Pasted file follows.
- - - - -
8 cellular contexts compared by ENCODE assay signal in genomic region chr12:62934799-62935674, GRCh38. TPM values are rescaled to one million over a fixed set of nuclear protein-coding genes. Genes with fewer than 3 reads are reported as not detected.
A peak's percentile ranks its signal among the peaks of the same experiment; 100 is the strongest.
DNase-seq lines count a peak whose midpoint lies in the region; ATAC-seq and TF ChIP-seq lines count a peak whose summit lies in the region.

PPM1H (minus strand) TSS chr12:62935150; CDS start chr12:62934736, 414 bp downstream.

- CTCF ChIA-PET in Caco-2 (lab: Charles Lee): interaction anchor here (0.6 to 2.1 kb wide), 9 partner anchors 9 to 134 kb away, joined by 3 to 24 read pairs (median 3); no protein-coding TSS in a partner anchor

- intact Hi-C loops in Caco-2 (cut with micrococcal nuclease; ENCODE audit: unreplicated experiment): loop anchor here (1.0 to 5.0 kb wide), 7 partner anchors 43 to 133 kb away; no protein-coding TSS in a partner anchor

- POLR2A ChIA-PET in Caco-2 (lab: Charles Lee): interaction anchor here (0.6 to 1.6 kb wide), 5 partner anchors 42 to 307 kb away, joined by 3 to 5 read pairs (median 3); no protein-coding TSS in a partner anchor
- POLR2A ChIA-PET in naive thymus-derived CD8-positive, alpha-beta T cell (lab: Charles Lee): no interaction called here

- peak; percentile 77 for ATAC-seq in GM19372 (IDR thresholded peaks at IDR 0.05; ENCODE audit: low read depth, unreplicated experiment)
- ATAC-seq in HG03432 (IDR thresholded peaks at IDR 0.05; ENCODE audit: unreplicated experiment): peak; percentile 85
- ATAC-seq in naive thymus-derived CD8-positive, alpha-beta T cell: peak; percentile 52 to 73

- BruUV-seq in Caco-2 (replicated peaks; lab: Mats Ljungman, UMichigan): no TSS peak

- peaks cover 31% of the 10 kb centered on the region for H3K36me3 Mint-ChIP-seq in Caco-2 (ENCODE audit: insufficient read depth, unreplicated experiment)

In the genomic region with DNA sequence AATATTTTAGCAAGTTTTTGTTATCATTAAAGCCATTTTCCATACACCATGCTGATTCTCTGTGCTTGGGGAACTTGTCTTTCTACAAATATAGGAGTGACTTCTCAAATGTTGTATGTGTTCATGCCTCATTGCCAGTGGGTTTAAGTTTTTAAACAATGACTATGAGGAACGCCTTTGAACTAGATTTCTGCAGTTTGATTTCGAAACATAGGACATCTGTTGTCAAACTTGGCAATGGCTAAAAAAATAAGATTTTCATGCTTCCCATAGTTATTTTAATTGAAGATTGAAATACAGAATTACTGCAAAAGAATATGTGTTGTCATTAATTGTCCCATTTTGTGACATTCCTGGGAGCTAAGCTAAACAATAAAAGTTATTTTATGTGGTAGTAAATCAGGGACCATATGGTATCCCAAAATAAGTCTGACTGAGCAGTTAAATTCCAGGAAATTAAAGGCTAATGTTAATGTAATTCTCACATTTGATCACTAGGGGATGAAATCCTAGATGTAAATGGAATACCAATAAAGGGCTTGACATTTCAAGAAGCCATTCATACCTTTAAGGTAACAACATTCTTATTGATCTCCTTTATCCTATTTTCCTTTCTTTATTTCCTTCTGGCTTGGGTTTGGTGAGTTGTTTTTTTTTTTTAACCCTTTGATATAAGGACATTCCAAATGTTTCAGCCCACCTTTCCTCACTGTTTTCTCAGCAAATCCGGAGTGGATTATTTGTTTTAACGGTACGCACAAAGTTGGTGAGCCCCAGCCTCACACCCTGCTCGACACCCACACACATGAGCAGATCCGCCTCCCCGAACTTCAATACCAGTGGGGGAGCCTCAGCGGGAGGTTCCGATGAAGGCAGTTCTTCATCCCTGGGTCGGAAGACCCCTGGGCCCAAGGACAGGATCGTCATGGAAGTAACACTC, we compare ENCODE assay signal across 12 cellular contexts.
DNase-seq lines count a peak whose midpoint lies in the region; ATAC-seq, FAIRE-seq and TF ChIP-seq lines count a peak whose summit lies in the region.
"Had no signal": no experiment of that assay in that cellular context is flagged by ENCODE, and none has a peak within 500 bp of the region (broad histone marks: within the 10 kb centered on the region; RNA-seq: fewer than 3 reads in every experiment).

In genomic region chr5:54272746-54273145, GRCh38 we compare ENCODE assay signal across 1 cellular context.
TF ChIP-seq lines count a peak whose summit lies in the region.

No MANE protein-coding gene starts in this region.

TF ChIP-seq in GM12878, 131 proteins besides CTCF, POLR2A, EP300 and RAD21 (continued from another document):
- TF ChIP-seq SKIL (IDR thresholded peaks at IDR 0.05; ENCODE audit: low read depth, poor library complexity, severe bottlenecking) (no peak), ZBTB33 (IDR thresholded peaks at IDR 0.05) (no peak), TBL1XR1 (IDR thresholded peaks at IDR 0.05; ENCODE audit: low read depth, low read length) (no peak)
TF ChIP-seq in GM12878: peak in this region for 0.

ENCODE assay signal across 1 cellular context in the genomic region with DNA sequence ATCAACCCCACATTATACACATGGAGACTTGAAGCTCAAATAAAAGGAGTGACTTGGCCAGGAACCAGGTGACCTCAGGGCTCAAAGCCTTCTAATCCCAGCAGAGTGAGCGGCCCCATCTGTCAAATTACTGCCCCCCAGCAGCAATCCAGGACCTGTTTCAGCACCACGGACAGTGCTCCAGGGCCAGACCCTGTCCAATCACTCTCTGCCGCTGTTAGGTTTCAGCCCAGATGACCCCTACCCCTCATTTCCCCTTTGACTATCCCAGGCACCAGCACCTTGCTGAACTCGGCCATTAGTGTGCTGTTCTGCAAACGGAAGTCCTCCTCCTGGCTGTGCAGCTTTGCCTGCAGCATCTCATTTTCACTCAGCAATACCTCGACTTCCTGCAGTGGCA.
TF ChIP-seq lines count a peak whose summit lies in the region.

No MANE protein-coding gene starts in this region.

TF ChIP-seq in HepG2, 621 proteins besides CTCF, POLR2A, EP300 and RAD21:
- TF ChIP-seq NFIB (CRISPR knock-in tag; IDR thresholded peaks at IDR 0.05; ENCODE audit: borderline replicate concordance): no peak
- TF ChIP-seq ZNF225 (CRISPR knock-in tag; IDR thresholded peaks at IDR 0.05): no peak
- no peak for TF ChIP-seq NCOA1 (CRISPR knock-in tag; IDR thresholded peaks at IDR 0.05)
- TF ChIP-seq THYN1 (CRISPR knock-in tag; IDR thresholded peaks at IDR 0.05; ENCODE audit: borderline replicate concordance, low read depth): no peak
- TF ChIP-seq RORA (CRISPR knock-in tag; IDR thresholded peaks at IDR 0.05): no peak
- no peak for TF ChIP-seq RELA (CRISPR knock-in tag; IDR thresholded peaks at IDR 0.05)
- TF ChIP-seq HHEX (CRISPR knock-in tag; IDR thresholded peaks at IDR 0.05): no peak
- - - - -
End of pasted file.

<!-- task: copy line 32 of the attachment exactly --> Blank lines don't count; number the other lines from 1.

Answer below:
- no peak for TF ChIP-seq RELA (CRISPR knock-in tag; IDR thresholded peaks at IDR 0.05)